Committee Chair

Warren, Amye R.

Committee Member

Metzger, Richard; Ross, David

Department

Dept. of Psychology

College

College of Arts and Sciences

Publisher

University of Tennessee at Chattanooga

Place of Publication

Chattanooga (Tenn.)

Abstract

Open court testimony poses difficulty for child witnesses required to face the defendant. Certain laws allow hearsay testimony to replace the alleged child victim's testimony. This study examines the relationship of the child's age to the relative believability of three hearsay testimony fonnats in a 2 (child witnesses: one 4-year-old and one 8-year-old) x 3 (hearsay conditions: interview of child, interviewer testimony in "gist" or summary form, or interviewer testimony in detailed, "verbatim" fonn) design. Transcripts were based on actual child sexual abuse interviews ( one 4 and one 8-year-old female) obtained for prior research with permission from Child Protective Services officials. College undergraduate students (N = 143) participated as mock jurors, each reading one of six randomly assigned hearsay transcripts. An overall verdict was rendered and believability was rated on a multidimensional scale. Jurors' ratings indicated their sensitivity to the structure of the interviews, judging the actual child interviews as consisting of more structured, leading and suggestive questions than the gist testimony. However, this was not reflected in their verdicts or ratings of overall believability of the child statements. Thus, these results indicated that "gist" adult hearsay testimony may be equally credible to the child's. Other influential factors that may affect the jurors' perceptions of credibility, such as interview quality and age stereotypes, are also discussed.

Acknowledgments

I wish to take this opportunity to recognize those who are most influential in the successes of my educational career. I extend a very special thanks to an exceptional professor, Dr. Amye Warren, whose kindness and professional expertise guided me through the perils of graduate school. I have great admiration for Amye as an outstanding individual and mentor. Thank you, Amye, for your generous contribution to my educational success and for your friendship. I wish to thank my thesis committee members, Drs. Rich Metzger and David Ross for their genuine interest, valuable information, and experience that have enriched my educational knowledge. I also wish to thank fellow students and research assistants, Julie Buck and Jennifer Kurtz, for all their valuable time and input towards the success of this project. I am so very grateful to my family and friends who have stood by me through good times and bad. I thank my husband, Greg, for all his love, patience, and endurance during this long journey of educational pursuit. I also thank my children, Kevin and Chastity, for being my main inspirations toward the success of my goals and for their endless faith in their mother's abilities. I wish to express much gratitude to my parents, Bill and Virginia Nelson, for a valuable childhood, teaching good morals and values, and consistent encouragement in my goals. And last, but definitely not least, I am thankful to my siblings and special friends for sharing their love and strength through unlimited emotional support.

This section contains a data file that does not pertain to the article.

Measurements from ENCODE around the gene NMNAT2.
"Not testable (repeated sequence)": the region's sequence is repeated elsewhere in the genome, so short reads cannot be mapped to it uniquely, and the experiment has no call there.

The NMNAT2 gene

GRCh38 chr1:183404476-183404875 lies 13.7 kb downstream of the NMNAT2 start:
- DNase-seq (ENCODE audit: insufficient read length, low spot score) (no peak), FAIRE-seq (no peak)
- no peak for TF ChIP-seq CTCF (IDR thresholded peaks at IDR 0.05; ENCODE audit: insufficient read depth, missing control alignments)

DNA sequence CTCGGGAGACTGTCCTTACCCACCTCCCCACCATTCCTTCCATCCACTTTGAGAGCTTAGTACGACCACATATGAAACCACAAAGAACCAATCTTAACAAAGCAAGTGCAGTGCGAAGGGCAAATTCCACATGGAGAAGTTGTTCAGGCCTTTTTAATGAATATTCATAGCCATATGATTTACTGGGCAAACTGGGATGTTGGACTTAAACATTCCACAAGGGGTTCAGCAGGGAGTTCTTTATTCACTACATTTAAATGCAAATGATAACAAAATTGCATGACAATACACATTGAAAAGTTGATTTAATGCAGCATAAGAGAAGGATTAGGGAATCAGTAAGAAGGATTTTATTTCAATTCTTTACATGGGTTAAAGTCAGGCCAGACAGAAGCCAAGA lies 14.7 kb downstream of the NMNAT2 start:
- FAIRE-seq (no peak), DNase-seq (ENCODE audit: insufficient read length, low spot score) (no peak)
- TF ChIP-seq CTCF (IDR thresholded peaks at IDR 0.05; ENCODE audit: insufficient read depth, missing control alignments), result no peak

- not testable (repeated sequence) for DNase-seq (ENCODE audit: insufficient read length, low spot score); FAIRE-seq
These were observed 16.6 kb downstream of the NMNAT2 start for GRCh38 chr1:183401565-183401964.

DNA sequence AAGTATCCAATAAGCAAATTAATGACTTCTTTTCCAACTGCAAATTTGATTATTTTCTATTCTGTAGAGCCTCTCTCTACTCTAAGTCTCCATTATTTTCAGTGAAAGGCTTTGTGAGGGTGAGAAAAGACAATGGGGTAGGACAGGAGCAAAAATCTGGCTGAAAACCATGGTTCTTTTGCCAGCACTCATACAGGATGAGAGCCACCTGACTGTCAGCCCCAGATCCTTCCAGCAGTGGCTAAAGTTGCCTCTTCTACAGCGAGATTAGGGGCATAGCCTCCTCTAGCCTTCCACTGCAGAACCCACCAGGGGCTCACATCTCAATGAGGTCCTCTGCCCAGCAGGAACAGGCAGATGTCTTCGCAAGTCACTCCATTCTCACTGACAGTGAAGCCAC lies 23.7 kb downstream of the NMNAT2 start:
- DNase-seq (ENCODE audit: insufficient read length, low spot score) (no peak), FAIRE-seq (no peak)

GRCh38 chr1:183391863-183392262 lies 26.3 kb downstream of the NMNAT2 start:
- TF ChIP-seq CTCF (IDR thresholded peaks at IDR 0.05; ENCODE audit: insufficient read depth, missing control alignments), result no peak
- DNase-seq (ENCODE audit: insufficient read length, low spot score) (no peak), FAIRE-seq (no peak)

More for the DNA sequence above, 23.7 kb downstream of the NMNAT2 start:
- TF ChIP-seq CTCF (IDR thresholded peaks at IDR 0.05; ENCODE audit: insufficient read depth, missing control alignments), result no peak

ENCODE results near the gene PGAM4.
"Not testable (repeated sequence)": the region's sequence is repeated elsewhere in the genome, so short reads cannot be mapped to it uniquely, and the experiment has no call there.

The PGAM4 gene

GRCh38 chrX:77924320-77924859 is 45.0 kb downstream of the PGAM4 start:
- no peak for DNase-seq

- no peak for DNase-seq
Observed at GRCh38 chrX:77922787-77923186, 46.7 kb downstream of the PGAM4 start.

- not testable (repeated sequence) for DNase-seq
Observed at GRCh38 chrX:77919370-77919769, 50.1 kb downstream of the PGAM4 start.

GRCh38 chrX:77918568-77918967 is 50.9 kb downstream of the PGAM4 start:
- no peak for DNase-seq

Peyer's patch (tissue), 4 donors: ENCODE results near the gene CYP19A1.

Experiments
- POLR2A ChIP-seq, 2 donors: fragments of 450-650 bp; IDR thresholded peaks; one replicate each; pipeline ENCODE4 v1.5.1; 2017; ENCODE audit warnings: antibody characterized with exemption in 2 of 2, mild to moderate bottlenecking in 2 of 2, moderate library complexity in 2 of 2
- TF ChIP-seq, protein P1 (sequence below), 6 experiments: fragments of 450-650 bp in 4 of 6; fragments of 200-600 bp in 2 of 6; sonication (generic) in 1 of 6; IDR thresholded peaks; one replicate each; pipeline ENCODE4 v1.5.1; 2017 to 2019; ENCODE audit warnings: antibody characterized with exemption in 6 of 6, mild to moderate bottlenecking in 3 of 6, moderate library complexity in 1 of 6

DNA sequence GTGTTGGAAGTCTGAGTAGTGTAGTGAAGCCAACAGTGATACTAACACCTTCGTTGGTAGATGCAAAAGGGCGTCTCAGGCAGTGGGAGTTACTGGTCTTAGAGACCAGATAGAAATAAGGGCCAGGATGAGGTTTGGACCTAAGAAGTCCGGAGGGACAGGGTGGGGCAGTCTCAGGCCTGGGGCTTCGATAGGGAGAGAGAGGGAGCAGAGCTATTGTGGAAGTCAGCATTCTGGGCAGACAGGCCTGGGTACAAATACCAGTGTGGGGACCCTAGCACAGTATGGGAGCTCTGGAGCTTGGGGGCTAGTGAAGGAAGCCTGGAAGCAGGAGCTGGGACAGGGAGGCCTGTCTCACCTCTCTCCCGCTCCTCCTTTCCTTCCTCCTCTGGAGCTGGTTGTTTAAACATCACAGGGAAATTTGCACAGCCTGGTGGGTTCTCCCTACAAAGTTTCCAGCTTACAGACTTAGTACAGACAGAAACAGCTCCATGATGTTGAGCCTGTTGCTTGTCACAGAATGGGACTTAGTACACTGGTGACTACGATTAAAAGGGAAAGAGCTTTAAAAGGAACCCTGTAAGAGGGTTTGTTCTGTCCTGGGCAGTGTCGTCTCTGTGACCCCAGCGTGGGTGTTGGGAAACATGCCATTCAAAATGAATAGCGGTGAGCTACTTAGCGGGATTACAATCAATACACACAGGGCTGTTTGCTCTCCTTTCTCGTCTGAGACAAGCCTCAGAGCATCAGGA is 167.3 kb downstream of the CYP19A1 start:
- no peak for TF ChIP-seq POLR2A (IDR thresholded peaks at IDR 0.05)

Degree

M. S.; A thesis submitted to the faculty of the University of Tennessee at Chattanooga in partial fulfillment of the requirements of the degree of Master of Science.

Date

12-1999

Subject

Child witnesses United States; Memory in children United States; Child witnesses; Memory in children; United States

Discipline

Psychology

Document Type

Masters theses

Extent

v, 59 leaves

Language

English

Call Number

LB2369.2 .S547 1999

Rights

Under copyright.

License

http://creativecommons.org/licenses/by-nc-nd/3.0/

Included in

Psychology Commons

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